Leave an asset that’s tax free

When you die, the death benefit is generally received tax free by the beneficiary. That’s not the case if you leave your heirs a traditional IRA or a 401(k).

“People usually view the life-insurance premium they pay each month as just one more bill,” Sause says. “Instead of thinking of it as a bill, though, it should be viewed as a contribution to your retirement, just like the contribution you make to your IRA or your 401(k). . Editor’s note: Brett Sause, an 18-year veteran of the financial services profession, is CEO of the Atlantic Financial Group LLC (www.atlanticfinancialgroup.org). Brett is both a life and qualifying member of the Million Dollar Round Table (MDRT), the premier association of financial professionals. Brett is also a four time member of MDRT’s Court of the Table.

Avoid extra costs

The policy can provide retirement income without excessive administrative costs or government reporting. That means a greater portion of the money goes directly to help the retiree with day-to-day living, rather than in fees paid to someone for managing a retirement investment.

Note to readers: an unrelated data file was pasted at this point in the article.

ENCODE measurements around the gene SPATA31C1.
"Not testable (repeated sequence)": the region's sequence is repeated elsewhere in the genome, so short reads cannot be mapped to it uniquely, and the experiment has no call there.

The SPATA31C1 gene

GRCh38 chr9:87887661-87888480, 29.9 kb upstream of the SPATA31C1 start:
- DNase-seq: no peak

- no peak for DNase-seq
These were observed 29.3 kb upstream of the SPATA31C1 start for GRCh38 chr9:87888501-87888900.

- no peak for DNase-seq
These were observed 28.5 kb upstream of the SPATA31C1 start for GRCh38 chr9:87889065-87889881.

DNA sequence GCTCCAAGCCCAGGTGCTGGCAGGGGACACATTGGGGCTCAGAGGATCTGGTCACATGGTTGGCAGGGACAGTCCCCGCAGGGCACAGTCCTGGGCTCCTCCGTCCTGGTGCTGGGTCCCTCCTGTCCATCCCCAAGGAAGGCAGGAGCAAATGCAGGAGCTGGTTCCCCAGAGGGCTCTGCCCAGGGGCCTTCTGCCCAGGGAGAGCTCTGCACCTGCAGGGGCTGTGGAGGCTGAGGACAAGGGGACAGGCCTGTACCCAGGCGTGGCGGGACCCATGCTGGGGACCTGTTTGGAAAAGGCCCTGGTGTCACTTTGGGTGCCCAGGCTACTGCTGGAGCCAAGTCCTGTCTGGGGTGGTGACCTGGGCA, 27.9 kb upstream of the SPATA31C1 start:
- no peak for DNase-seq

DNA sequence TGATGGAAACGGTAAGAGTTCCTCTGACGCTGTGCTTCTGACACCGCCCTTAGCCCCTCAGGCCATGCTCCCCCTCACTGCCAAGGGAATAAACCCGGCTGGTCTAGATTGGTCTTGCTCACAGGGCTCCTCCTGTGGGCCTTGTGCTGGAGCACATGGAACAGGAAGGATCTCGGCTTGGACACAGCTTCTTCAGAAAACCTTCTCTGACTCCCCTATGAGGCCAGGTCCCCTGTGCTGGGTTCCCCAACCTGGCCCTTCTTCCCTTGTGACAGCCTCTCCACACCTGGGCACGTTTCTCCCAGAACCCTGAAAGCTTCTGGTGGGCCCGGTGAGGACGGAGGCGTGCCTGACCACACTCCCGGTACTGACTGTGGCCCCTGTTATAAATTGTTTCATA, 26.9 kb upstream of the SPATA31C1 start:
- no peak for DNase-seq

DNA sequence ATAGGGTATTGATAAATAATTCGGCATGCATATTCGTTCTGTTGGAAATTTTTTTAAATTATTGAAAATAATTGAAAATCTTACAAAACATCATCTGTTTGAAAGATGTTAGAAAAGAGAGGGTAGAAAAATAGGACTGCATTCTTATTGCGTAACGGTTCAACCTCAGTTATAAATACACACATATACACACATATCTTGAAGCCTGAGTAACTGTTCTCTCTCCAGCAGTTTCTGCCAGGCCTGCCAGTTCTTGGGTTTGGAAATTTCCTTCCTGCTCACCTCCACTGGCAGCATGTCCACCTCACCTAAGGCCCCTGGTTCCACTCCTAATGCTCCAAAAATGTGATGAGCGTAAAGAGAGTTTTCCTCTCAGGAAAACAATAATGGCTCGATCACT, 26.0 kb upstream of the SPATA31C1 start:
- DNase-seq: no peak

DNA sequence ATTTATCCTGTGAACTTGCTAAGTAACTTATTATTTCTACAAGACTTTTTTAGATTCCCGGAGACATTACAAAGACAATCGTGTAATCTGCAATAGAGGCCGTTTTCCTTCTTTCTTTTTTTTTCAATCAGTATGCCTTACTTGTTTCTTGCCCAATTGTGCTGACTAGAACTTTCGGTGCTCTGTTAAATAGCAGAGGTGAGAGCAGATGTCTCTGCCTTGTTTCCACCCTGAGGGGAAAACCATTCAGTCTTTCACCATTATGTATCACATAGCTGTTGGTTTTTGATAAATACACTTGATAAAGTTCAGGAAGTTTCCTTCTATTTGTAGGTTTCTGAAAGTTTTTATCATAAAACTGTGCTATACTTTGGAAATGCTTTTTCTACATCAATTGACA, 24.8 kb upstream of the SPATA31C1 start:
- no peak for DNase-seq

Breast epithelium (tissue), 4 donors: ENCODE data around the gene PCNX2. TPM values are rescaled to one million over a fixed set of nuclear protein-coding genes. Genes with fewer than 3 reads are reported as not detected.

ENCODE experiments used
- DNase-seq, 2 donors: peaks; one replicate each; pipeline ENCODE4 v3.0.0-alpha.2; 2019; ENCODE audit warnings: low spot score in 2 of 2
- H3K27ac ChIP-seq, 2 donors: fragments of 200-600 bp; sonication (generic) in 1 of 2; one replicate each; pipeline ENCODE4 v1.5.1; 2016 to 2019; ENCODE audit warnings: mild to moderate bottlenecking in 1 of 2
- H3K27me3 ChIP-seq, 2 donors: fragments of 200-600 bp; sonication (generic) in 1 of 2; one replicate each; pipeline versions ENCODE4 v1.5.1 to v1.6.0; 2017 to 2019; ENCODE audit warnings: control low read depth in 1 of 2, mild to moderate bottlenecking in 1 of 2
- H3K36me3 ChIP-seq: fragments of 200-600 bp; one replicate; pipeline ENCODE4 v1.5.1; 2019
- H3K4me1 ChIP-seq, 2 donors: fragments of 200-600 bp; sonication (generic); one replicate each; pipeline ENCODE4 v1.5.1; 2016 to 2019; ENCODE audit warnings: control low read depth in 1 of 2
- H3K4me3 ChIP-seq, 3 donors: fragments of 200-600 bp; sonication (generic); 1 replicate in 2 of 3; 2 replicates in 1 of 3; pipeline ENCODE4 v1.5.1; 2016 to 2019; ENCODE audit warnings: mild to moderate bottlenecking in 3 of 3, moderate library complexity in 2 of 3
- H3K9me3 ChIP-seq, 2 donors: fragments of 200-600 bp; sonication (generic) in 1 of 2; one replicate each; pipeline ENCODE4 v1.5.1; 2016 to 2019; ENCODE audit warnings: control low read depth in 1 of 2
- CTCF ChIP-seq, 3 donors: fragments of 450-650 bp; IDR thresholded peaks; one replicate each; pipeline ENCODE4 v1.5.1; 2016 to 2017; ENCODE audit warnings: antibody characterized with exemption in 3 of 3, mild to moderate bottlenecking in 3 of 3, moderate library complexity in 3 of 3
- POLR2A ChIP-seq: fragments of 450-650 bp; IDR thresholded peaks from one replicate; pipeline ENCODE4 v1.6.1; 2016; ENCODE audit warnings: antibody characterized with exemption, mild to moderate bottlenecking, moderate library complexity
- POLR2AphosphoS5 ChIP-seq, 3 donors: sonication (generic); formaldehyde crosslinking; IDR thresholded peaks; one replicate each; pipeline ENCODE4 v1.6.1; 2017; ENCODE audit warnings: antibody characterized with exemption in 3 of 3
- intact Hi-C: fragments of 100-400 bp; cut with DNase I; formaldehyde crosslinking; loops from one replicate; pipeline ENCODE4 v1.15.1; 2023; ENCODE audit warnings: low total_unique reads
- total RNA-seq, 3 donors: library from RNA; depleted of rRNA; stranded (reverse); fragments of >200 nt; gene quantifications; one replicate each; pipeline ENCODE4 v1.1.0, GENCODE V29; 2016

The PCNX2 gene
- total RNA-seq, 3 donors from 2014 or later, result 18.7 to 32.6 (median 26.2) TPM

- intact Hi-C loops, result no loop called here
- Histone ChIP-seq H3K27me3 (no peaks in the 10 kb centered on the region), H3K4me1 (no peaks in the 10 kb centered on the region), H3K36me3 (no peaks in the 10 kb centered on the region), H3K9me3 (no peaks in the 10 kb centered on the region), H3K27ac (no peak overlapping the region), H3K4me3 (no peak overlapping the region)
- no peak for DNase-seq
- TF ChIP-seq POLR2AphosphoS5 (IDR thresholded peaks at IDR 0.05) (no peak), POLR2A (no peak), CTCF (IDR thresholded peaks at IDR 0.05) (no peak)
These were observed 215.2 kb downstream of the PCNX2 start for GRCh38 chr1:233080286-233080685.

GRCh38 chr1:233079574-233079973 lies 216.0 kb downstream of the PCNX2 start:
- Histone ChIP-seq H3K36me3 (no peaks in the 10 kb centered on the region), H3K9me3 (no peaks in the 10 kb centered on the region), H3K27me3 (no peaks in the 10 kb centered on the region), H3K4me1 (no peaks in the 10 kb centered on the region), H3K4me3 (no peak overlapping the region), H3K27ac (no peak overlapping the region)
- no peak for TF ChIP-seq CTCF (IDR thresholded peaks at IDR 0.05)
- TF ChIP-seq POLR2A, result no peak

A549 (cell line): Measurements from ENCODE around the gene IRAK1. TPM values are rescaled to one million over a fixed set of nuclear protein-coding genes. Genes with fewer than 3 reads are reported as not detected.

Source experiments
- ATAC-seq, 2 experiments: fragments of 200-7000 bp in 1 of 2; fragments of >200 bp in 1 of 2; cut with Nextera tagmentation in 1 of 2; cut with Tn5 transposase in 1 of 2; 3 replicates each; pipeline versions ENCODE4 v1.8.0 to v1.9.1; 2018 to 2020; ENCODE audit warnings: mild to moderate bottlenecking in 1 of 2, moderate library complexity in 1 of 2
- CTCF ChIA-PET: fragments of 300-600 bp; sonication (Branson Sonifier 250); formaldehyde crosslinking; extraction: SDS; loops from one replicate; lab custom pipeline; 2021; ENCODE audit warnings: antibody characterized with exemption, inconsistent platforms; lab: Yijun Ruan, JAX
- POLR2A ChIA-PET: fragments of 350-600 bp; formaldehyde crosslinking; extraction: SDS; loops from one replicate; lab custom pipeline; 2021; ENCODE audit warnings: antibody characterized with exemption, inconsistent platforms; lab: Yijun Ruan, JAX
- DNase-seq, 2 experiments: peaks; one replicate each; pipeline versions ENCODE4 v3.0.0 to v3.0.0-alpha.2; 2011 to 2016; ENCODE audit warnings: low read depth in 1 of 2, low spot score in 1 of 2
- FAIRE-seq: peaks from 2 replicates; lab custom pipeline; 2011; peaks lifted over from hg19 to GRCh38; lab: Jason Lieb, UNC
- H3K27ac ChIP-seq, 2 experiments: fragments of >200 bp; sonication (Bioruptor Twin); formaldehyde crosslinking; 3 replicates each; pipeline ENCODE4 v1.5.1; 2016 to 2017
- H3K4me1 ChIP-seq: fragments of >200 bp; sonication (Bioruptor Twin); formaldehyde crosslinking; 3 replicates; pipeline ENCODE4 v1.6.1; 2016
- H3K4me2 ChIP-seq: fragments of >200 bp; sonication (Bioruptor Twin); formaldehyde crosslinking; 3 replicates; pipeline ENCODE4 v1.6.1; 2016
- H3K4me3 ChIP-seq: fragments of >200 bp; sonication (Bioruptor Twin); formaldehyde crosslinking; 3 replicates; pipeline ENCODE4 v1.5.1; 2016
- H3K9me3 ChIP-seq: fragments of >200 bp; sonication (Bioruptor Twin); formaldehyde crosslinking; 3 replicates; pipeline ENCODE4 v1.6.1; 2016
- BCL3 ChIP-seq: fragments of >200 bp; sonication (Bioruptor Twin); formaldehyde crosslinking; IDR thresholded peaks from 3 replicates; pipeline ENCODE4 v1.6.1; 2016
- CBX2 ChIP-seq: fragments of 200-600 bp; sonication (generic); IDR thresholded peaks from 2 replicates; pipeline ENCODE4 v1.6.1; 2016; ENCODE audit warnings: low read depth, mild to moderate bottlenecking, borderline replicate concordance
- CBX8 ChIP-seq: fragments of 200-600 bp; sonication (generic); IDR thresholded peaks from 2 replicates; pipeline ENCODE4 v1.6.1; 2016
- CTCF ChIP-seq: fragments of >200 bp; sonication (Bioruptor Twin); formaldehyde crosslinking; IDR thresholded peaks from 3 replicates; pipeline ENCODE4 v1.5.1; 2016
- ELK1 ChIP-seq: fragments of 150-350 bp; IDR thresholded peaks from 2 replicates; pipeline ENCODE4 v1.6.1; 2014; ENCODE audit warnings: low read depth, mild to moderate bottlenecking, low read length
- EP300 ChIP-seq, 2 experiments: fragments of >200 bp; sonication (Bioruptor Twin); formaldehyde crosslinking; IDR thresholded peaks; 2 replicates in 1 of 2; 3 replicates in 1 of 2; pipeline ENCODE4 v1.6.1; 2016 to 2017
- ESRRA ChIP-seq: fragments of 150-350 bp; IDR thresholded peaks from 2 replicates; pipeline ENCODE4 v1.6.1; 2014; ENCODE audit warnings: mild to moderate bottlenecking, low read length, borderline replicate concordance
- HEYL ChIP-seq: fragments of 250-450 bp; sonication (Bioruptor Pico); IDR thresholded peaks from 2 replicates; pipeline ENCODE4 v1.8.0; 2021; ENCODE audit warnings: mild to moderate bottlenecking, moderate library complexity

No contribution limits

Annual contribution, vesting and participation limits don’t apply. For example, with an IRA, you can’t contribute more than $5,500 annually if you are younger than 50 or $6,500 if you are younger than 60. That’s not the case if you have structured a life Denver Urban Spectrum — www.denverurbanspectrum.com – August 2017

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303-819-7784


LETTERS TO THE EDITOR The Health-Care Crisis: We Goin’ Be Alright